Jerome PERRY, Appellant–Defendant, v. STATE of Indiana, Appellee–Plaintiff.
Jerome Perry appeals the three years of home detention imposed by the trial court following his conviction for class D felony receiving stolen goods. Perry asserts that the trial court's sentence does not accord with Indiana law and that his sentence should have been six months. Finding that the trial court properly applied the law in sentencing Perry, we affirm.
Facts and Procedural History
Perry was charged with class D felony receiving stolen property and class A misdemeanor conversion. In June 2014, he pled guilty to the felony charge, and the misdemeanor charge was dismissed. The trial court sentenced him to three years at the Indiana Department of Correction with credit for time served and the remainder of the sentence to be served on home detention as a direct placement in community corrections. Perry now appeals.
Discussion and Decision
Perry argues that the trial court did not follow statutory law in sentencing him to three years' home detention and that the maximum sentence for home detention should have been six months. Perry's argument is based on the premise that he was sentenced to home detention as a condition of probation. See Ind.Code § 35–38–2.5–5 (stating that a court may order home detention as condition of probation but that time actually spent in home detention must not exceed minimum term of imprisonment for felony committed); Ind.Code § 35–50–2–7 (stating that minimum sentence for class D felony is six months). He was not. Instead, the trial court ordered home detention as a direct placement in community corrections pursuant to Indiana Code Section 35–38–2.6–3.
Perry asserts that there is no legal distinction between the use of home detention as a condition of probation and the use of home detention as a direct placement in community corrections. In support of his argument, Perry cites Stith v. State, 766 N.E.2d 1266 (Ind.Ct.App.2002), in which another panel of this Court pointed out that the General Assembly “removed the statutory distinction between probation-based home detention and community corrections-based home detention[.]” Id. at 1268. But that distinction related to credit time and not to the maximum length of home detention. Therefore, Stith is inapplicable.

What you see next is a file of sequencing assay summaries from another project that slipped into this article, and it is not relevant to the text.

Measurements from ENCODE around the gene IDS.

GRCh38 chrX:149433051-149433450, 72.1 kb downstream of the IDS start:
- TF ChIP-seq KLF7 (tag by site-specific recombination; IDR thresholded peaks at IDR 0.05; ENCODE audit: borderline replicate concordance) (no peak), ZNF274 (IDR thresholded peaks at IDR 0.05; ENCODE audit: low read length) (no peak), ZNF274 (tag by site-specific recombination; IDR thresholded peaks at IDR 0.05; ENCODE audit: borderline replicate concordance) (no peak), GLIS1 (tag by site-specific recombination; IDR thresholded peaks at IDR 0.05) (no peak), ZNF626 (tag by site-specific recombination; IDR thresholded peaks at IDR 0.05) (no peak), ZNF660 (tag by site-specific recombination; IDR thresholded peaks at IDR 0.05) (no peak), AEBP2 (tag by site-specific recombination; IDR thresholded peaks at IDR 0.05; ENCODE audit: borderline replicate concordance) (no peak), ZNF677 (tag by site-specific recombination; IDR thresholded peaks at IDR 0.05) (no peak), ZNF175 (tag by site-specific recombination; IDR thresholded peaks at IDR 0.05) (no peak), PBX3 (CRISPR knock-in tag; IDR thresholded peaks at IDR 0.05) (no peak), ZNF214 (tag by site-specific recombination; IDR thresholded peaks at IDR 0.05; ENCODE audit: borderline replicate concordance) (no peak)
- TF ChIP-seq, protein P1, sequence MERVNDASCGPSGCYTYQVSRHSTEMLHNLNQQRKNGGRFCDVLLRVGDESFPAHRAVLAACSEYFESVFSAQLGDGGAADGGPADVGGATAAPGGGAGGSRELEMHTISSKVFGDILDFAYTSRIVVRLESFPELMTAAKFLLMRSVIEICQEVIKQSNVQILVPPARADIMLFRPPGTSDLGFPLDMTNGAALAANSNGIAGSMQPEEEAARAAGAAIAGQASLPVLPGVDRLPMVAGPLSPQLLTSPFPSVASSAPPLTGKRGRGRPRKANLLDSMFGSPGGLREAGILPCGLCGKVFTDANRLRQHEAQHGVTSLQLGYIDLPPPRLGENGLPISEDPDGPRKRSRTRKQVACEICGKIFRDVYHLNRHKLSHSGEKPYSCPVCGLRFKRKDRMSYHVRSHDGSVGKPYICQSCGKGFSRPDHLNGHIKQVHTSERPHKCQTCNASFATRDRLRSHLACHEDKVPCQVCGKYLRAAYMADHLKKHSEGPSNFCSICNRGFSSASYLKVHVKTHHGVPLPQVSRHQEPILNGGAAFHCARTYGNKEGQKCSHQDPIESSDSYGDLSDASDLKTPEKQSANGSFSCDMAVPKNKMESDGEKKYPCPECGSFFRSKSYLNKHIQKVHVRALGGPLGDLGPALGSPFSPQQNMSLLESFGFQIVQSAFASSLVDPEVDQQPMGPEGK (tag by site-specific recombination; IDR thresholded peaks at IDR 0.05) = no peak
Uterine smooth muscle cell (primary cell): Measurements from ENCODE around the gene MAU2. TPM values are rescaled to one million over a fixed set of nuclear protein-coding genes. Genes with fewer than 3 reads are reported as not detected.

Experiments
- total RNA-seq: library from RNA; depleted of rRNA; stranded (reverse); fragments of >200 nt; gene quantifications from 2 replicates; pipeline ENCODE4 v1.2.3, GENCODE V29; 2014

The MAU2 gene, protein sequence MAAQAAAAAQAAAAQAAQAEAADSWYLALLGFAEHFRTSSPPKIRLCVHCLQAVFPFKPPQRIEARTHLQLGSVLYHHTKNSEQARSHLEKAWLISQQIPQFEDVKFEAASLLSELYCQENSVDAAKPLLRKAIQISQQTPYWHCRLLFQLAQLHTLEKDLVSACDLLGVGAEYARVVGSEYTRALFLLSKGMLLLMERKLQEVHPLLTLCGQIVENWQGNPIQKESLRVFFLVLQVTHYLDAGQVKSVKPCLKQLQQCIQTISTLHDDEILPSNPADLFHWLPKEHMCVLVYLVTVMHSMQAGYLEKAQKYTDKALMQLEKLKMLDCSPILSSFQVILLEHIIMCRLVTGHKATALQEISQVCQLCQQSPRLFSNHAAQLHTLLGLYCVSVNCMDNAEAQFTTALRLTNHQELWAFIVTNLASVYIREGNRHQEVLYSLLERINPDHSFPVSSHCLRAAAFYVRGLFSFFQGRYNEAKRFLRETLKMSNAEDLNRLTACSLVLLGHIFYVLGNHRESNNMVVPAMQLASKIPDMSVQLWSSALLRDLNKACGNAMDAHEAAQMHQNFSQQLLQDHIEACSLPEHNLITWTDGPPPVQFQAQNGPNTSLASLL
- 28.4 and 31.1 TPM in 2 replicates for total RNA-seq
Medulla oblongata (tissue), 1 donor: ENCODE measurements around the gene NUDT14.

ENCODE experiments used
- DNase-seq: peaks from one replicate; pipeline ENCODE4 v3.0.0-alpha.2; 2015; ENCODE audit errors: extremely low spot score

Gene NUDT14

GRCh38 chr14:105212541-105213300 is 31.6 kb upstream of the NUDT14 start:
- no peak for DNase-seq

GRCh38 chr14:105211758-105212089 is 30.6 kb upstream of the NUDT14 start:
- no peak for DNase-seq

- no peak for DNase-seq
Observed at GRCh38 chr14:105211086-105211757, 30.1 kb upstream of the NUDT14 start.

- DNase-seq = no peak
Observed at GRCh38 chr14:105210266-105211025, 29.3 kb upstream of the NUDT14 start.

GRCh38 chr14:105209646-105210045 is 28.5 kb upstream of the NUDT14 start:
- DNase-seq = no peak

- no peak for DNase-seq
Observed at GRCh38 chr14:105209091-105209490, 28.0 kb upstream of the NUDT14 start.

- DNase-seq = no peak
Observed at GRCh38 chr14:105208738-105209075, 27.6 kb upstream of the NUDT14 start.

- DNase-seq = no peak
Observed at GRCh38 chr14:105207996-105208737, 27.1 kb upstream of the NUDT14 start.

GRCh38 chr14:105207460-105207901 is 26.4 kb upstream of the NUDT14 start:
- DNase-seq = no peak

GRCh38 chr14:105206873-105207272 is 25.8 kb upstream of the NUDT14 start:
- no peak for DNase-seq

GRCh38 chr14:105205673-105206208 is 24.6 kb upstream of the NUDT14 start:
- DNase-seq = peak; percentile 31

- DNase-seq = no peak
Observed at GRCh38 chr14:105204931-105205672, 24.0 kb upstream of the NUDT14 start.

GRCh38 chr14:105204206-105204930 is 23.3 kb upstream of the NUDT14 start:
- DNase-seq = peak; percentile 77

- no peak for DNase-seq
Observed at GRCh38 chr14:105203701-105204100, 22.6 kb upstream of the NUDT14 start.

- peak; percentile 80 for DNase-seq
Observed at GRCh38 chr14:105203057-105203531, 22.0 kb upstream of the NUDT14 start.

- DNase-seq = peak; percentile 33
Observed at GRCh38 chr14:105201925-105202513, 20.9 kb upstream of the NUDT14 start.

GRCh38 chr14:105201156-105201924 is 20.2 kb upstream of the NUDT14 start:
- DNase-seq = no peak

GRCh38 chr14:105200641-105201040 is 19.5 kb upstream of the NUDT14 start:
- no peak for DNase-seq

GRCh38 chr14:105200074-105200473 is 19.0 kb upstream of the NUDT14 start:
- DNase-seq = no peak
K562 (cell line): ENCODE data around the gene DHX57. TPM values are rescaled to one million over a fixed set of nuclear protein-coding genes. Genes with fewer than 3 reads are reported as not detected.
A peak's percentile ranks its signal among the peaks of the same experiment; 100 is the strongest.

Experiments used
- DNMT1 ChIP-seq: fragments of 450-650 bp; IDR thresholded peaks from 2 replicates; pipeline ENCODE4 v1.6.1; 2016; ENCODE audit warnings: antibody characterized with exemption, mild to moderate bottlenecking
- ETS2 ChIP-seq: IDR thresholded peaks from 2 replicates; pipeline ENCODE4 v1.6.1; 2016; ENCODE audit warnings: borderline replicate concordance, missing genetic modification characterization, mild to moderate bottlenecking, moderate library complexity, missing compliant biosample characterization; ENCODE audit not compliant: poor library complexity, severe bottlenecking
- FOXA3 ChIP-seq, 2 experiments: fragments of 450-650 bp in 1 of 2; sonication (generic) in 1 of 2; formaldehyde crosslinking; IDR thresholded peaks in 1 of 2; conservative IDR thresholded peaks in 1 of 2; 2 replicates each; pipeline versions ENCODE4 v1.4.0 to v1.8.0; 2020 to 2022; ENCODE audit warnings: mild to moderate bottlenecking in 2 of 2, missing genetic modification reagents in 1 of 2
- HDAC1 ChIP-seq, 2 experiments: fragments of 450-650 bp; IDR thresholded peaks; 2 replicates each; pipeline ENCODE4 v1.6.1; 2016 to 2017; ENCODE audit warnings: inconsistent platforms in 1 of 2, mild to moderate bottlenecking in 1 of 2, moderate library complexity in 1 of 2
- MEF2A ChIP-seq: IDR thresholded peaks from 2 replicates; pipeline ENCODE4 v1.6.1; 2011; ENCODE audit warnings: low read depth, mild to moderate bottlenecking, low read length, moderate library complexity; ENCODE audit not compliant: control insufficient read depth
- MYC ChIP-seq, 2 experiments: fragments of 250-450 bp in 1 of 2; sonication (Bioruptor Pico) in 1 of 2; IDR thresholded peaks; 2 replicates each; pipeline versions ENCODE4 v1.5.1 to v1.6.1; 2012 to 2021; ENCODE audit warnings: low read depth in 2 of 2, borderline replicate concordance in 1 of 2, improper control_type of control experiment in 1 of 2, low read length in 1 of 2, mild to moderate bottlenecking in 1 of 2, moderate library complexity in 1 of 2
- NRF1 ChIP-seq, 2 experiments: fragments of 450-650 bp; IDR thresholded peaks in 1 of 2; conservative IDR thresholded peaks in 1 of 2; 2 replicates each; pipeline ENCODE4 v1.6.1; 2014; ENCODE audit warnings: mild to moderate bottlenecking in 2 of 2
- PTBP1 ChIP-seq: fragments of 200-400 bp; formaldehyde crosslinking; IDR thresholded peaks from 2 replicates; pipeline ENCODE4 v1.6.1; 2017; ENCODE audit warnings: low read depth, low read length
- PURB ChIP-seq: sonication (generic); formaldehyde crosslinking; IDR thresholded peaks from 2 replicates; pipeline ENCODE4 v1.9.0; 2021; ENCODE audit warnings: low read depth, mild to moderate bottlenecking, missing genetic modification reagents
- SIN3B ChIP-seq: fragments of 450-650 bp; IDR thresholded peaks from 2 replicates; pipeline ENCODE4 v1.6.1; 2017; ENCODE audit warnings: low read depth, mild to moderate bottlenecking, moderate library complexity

Perry also notes that Indiana Code Section 35–38–2.6–4.5 provides, “If a court places a person on home detention as part of a community corrections program, the placement must comply with all applicable provisions in IC 35–38–2.5.” (Emphasis added.) Indiana Code Section 35–38–2.5–5 is entitled “Home detention as condition of probation” and therefore on its face is inapplicable to home detention as a direct placement in community corrections. This conclusion is further supported by the fact that Indiana Code Section 35–38–2.5–5 contains credit-time provisions that relate specifically to home detention as a condition of probation and that Indiana Code Section 35–38–2.6–6 contains credit-time provisions that relate specifically to home detention as a direct placement in community corrections. Thus, Perry's home detention was not subject to the limit set forth in Indiana Code Section 35–38–2.5–5.
Based on the foregoing, we conclude that the trial court correctly applied the law in sentencing Perry to three years' home detention.1 Accordingly, we affirm.
1. Perry does not claim that his sentence is inappropriate pursuant to Indiana Appellate Rule 7(B).
FRIEDLANDER, J., and KIRSCH, J., concur.